Six Things I Learned From Experiencing Burnout

Since the pandemic, the existence of burnout has become more prominent, especially due to the lack of social interaction. Burnout, however, was never rare and has always been present whenever we push ourselves beyond our stress limit for a prolonged period. One day, we may feel completely fine with our overloaded schedule, feeling productive and all, while we may feel unmotivated and doubtful the next. This may seem normal, but it can actually hurt you in the long run if the feelings regularly occur. In fact, too much stress can get unhealthy, causing you to be in a repeated cycle of burnout. In the hopes of easing your stress or preventing burnout from happening to you, I have listed a few practical tips that I learned from personal experience.

 

  1. 1. Get mobile.

    Before I knew burnout existed, I did not realize that I had a talent of being able to sit in the same spot for five hours straight (which is not a good thing to brag about). Constantly facing my computer for hours on end in an unhealthy posture, I got severe back pain to the point where I felt tired all the time. And, being in pain feeling like your body has never been any stiffer is not such a good combination with working. Ironically enough, my energy was partially drained because I was barely moving. So, dedicate some of your time towards doing something that forces you to move such as sports, dancing, or yoga. My personal favorite was walking around my neighborhood, but the options are endless. Just do anything but sitting or laying down for at least 5 minutes and you may start seeing a positive boost in your energy.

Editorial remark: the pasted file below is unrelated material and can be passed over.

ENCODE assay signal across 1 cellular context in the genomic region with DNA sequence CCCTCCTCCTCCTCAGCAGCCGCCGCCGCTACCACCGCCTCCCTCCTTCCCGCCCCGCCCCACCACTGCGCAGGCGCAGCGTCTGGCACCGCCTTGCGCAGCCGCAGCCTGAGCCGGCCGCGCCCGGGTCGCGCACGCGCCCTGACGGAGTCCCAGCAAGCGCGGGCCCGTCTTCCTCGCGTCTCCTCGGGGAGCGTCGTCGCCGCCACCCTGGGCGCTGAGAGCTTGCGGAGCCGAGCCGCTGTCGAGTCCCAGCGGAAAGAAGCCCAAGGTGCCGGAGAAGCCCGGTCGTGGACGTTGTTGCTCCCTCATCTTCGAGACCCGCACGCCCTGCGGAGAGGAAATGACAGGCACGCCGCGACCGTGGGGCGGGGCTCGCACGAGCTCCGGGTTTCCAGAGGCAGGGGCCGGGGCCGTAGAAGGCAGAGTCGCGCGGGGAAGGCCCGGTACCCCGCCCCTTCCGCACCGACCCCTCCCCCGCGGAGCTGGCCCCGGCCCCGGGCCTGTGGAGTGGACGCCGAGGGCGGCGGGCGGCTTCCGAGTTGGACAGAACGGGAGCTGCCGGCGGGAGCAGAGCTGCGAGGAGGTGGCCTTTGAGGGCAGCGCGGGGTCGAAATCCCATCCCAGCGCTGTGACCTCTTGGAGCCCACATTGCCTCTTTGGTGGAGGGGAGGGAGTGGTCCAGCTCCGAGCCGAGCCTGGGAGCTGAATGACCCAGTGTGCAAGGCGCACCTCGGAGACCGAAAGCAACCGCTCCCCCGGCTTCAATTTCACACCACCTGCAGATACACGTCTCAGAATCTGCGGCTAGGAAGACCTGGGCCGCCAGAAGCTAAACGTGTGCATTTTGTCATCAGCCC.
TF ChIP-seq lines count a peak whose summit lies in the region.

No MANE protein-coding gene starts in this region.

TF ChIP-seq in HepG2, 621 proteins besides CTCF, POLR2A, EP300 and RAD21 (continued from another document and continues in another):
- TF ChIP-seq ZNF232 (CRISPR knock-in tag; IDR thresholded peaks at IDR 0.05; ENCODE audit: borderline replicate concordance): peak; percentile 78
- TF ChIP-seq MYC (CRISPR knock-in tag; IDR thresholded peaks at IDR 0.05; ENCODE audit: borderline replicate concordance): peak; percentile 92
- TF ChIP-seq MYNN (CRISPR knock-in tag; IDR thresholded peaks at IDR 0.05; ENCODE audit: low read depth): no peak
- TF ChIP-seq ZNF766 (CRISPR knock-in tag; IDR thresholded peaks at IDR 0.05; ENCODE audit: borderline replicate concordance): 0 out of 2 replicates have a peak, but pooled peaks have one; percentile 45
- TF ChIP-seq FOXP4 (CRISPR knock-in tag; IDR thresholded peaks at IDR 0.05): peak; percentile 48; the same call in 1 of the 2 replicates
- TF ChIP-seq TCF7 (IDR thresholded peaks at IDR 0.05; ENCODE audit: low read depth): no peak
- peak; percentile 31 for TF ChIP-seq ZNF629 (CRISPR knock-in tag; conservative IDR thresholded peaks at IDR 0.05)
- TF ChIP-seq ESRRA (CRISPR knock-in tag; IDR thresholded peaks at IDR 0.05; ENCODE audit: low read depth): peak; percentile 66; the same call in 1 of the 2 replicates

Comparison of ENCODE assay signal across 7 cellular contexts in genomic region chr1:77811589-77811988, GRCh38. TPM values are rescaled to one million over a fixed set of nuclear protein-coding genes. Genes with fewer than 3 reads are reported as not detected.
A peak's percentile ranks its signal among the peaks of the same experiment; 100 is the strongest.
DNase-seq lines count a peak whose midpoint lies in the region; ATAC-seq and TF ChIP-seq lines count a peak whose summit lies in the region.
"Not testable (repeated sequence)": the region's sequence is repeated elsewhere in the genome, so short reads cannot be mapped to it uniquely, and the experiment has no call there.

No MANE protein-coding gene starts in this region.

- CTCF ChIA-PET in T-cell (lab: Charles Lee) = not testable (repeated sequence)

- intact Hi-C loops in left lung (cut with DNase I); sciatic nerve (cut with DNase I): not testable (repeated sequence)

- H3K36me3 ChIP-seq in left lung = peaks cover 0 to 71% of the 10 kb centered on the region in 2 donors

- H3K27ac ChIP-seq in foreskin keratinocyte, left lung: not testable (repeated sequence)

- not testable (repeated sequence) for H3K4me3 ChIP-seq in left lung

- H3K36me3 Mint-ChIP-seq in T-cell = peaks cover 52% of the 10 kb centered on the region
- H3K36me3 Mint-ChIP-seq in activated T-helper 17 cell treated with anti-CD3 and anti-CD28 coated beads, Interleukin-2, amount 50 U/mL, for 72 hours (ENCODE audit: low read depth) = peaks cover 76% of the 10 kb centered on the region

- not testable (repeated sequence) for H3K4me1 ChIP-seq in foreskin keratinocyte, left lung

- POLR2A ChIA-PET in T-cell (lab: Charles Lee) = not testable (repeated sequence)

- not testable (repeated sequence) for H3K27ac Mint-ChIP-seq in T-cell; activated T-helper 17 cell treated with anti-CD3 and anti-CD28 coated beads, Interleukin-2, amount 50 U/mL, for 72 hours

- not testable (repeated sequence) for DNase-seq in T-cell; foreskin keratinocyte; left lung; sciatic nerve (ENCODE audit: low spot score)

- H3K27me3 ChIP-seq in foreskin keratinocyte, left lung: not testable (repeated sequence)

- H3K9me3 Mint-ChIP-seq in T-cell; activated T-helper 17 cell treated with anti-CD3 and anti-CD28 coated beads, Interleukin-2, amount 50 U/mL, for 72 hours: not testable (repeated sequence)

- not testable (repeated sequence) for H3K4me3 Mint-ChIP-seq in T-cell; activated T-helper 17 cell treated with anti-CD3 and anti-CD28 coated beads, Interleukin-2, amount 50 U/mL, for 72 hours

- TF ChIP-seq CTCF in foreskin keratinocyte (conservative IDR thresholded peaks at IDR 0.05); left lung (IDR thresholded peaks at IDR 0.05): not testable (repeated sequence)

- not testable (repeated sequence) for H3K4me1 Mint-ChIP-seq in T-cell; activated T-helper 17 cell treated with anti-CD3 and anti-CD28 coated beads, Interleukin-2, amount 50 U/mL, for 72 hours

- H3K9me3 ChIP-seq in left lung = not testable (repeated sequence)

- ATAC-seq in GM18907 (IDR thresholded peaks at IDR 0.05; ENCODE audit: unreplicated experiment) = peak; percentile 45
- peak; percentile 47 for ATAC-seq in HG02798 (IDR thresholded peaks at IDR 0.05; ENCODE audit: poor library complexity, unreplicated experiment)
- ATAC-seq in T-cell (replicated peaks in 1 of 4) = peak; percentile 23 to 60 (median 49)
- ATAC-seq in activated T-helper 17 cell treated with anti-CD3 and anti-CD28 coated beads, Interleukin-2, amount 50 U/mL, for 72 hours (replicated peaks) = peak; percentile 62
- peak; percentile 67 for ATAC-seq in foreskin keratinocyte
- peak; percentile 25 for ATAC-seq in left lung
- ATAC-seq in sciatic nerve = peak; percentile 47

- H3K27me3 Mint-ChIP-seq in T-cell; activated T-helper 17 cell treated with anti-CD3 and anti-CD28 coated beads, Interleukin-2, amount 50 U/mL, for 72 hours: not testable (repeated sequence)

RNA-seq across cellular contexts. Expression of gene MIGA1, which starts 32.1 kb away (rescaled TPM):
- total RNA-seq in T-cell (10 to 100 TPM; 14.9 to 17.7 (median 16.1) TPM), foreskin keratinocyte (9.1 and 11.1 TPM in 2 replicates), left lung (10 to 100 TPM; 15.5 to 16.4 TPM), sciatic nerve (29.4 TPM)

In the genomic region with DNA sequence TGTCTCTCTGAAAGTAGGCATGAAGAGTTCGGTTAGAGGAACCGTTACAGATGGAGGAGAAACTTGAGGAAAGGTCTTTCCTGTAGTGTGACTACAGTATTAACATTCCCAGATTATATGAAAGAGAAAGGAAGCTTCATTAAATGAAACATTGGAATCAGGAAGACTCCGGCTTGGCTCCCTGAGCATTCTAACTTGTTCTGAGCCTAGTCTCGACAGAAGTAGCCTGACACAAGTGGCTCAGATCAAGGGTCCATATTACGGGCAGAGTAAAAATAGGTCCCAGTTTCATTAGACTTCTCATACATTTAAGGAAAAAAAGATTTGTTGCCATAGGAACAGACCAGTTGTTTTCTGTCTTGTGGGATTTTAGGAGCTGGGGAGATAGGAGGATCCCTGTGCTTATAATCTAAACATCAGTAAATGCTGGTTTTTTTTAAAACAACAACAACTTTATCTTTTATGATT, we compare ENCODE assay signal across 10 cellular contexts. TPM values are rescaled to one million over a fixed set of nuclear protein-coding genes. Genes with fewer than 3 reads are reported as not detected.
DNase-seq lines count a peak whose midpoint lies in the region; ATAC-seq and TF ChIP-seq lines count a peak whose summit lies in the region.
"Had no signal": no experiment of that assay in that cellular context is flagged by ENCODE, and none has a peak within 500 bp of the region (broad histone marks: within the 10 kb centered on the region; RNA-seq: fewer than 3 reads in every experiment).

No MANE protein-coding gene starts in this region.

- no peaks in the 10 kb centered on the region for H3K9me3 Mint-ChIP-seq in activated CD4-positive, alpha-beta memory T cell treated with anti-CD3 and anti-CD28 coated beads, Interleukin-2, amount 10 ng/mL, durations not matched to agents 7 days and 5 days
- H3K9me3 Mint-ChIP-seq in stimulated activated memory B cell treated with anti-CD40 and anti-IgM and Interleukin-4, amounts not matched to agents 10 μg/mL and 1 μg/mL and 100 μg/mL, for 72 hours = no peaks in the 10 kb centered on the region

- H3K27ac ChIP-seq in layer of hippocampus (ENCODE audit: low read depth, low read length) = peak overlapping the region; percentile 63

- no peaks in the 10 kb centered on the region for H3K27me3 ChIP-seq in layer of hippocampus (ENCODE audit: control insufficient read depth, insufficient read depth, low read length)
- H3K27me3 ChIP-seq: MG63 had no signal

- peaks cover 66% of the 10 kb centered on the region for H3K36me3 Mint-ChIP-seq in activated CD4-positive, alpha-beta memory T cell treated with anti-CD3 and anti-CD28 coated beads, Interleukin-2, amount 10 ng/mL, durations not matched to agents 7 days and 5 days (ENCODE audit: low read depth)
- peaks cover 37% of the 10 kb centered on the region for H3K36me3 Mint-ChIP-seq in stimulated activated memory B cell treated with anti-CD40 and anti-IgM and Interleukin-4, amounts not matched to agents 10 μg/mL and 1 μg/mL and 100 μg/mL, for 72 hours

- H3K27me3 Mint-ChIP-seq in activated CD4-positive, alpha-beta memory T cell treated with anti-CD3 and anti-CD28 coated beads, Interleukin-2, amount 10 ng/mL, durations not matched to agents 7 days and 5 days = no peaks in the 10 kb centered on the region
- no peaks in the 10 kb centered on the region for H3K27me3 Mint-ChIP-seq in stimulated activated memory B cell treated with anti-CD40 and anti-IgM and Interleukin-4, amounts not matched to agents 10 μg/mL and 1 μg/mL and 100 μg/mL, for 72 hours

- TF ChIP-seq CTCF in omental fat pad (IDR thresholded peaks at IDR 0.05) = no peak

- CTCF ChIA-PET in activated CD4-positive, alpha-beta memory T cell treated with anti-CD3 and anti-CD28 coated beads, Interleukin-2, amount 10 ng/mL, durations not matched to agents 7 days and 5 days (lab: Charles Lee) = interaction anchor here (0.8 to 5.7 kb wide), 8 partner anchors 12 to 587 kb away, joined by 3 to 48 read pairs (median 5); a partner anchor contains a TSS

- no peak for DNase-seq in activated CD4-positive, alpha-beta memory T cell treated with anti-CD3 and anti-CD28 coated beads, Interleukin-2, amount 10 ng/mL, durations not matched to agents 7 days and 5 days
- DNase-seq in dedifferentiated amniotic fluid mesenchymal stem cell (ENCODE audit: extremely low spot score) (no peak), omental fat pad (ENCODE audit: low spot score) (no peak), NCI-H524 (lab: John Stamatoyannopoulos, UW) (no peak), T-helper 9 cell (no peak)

2. 2. Accept that you’re overwhelmed and that taking a break is ok.

    Asian woman looking at reflection

    This is easier said than done, especially when you’re a workaholic and hate breaks because they make you feel guilty. However, taking a good break—even when you did not finish all of your tasks—is valid. When you become too absorbed in overloading your schedule, you are practically asking for burnout to happen sooner. Working and getting assignments done is important, but you still need to mentally check in with yourself by asking some of these questions: How am I feeling? Am I happy right now? Why do I feel like I am at the edge? How can I ease the tenseness even just a little? 

     

    On top of acknowledging that a break is necessary, you need to realize that you may have been too tough on yourself. Face your current state and think about how you can incorporate a few breaks because your health should always be your top priority. 

  3. 3. Reflect and re-evaluate your long-term goal(s) regularly.

    To-do, list, paper, pen, journal

    “But I don’t have time.” No worries, even reflecting for a few minutes can be effective. 

    Prior to my burnout, I was always thinking about my path towards my long-term goals, but it was only at the back of my head. Because my thoughts were jumbled together, I easily felt overwhelmed because I didn’t know a lot about my progress. I consistently posed questions such as: Am I on the right path? What is my next checkpoint? What else do I need to do? Thinking about these questions in a confused state took up more time than if I were to actually reflect on them. This may cause you to lose your purpose and motivation, so it is crucial to spend some time closely thinking about your long-term goals and jot down any adjustments if needed. Who knows? Maybe you will scratch that goal entirely with a better one.